New (Small) Houses in Multiple Occupation (C4 HMOs) and Planning Permission

No need for permission…

Historically, small HMOs (up to 6 occupants) were not distinct from regular family occupied dwellings in terms of their planning status. Until April 2010, the Use Class Order (The Town and Country Planning [Use Classes] Order 1987 [as amended]) did not include any specific classification covering HMOs. Up until that time, shared properties with up to six occupiers were not distinguished from residential properties in family/single occupancy use, and fell within the C3 dwellinghouses classification. This meant that a dwelling could be used as an HMO of up to 6 occupants, without any need for planning permission as it did not represent a change in use class.

Until… the C4 HMO use class was introduced

In 2010 a new Use Class was introduced - C4 (houses in multiple occupation) under The Town and Country Planning Act (Use Classes) (Amendment) Order 2010 (SI 2010/653). This effectively split the old Class C3 (dwellinghouses) into 2 separate classes and initially meant that planning permission was required for change of use to a small HMO C4 use class.

No need for permission, again, thanks to the introduction of Permitted Development rights for small HMOs

However, shortly after this, the government introduced legislation making it easier for dwellings to be changed to HMOs. Under The Town & Country Planning (General Permitted Development) (Amendment) (No 2) (England) Order 2010 (SI 2010 No. 2134), Permitted Development rights were granted for a change of use from C3 to C4. Article 3 of The General Permitted Development Order (GPDO) grants permission for a range of developments set out in Schedule 2 of the GPDO, so that development which falls within Schedule 2 can be carried out without applying to the Local Planning Authority for express permission. Class L of Schedule 2 provides that:

Class L – small HMOs to dwellinghouses and vice versa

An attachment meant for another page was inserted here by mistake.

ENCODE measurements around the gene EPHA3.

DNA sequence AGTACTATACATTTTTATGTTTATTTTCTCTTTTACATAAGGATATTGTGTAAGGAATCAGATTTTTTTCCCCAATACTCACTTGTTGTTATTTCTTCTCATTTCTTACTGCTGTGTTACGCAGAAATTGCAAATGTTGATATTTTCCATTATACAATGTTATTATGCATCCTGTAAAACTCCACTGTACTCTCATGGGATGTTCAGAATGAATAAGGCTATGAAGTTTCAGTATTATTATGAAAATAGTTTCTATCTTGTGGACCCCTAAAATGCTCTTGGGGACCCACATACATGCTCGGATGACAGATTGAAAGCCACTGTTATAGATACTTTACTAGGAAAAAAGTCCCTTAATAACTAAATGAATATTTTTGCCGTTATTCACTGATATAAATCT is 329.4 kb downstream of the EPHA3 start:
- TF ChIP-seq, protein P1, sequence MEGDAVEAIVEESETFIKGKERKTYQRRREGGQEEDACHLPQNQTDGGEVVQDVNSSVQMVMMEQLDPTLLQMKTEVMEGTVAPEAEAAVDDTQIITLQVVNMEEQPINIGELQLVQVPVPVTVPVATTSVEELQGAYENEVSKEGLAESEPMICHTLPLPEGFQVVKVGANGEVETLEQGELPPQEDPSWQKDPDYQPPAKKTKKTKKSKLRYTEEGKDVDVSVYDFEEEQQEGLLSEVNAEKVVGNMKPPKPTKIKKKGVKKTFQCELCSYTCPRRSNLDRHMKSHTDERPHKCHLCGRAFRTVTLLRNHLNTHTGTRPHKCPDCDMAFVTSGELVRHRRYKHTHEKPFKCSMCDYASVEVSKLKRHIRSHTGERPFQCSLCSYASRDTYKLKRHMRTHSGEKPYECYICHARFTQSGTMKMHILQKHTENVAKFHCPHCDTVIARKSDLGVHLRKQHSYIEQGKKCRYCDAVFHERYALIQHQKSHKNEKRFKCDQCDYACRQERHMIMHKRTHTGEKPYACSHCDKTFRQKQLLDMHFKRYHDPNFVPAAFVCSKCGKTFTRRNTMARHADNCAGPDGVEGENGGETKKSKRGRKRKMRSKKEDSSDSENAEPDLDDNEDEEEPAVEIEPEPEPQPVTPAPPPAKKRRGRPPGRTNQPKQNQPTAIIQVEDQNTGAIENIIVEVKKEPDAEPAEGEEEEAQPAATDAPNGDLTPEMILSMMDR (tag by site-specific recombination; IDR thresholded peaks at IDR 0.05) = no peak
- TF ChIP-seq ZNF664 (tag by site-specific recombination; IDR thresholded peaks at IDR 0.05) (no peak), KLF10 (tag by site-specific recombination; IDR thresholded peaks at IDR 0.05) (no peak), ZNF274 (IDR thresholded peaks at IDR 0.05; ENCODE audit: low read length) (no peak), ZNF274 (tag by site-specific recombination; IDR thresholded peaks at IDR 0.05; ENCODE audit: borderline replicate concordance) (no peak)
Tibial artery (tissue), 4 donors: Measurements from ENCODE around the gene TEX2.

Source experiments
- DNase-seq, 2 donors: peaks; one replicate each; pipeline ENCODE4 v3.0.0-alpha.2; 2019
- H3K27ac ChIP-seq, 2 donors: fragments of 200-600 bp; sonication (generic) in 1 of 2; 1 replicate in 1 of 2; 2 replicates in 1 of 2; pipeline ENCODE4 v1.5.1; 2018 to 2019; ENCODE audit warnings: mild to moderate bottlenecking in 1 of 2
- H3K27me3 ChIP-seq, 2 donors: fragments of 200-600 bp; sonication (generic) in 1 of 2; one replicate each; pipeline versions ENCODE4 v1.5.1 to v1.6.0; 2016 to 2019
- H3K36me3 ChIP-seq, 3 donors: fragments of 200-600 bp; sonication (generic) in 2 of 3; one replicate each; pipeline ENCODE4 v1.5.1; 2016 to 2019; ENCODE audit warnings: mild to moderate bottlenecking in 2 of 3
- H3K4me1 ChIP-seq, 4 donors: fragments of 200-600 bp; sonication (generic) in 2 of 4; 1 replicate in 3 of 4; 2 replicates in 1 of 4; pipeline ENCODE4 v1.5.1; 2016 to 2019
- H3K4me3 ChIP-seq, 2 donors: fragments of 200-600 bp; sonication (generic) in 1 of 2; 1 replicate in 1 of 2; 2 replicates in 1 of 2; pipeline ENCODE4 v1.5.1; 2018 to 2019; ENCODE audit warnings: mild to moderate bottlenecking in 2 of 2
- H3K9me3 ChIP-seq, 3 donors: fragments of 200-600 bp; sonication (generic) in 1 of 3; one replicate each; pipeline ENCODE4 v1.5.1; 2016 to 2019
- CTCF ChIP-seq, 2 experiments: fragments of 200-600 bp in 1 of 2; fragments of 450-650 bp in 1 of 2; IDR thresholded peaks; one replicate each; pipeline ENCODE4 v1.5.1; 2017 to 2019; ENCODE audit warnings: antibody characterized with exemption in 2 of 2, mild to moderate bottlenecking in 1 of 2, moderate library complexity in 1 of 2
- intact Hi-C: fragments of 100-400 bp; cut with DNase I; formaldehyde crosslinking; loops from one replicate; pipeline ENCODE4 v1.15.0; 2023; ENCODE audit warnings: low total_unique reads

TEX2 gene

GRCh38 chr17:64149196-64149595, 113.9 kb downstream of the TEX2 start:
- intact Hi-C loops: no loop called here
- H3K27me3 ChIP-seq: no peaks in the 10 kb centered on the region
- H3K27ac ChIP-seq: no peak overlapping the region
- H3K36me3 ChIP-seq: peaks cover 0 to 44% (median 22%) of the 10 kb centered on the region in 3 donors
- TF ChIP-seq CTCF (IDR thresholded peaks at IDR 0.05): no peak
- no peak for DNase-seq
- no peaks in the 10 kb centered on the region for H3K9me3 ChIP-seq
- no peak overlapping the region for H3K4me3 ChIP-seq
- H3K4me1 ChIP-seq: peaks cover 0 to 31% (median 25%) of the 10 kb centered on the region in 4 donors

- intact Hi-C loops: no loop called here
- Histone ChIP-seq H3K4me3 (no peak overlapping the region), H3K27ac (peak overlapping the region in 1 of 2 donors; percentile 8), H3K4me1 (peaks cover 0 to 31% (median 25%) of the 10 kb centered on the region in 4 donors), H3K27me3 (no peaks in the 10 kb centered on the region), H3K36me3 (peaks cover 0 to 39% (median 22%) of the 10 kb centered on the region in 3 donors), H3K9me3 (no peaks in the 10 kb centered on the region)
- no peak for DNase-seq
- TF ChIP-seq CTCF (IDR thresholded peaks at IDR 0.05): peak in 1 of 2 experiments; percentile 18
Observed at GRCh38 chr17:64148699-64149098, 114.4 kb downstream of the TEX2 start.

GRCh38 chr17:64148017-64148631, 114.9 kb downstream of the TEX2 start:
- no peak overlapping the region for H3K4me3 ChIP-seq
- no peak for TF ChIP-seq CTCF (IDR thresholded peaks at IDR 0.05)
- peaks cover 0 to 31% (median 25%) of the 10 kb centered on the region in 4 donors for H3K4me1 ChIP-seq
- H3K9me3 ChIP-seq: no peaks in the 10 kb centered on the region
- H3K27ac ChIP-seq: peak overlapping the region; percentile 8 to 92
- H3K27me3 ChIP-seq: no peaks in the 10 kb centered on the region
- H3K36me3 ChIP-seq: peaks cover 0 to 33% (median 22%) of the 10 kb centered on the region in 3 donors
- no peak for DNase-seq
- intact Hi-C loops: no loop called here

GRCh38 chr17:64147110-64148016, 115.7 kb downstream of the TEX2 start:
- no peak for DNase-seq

Permitted development

L.  Development consisting of a change of use of a building—

(a)from a use falling within Class C4 (houses in multiple occupation) of the Schedule to the Use Classes Order, to a use falling within Class C3 (dwellinghouses) of that Schedule;

(b)from a use falling within Class C3 (dwellinghouses) of the Schedule to the Use Classes Order, to a use falling within Class C4 (houses in multiple occupation) of that Schedule.

So, the default position at that point was that anyone wishing to use a dwelling as a small HMO could do so without planning permission.


Article 4 of the General Permitted Development Order (GPDO) gives councils the power to make Directions which withdraw Permitted Development Rights. Following such a Direction, planning permission would then be necessary for development to which the Article 4 Direction relates.

Since 2010, many councils have introduced these Article 4 Directions, removing permitted development rights for change of use to HMOs. This can cover specific neighbourhoods, or the entire council area.

An important point to remember is that an Article 4 Direction cannot take effect retrospectively, so if a property was being used as an HMO prior to the Article 4 Direction, then it can continue to be used like that, without needed to apply for planning permission.

If you are an HMO landlord and your local council has plans to introduce an Article 4 Direction to restrict HMOs, it is important to be aware of the implications for your properties. It is highly advisable to apply for a Certificate of Lawful Use (CLOPUD) to formalise the planning status, which WEA Planning can help you obtain. Similarly, if an Article 4 Direction has already been introduced, you can still apply for a Certificate of Existing Lawful Use, supported by sufficient evidence to show that the property has been used as an HMO for a period of time (4 or 10 years, depending on the council) or prior to the Article 4 coming into force. For new HMOs in these areas, a full planning application will be required. In turn the requirement for a full planning application results in scrutiny from the Local Planning Authority and the application of potentially strict policies. 

WEA Planning can advise and help you obtain the necessary certificates or planning permissions. Please contact us today to discuss your project. 


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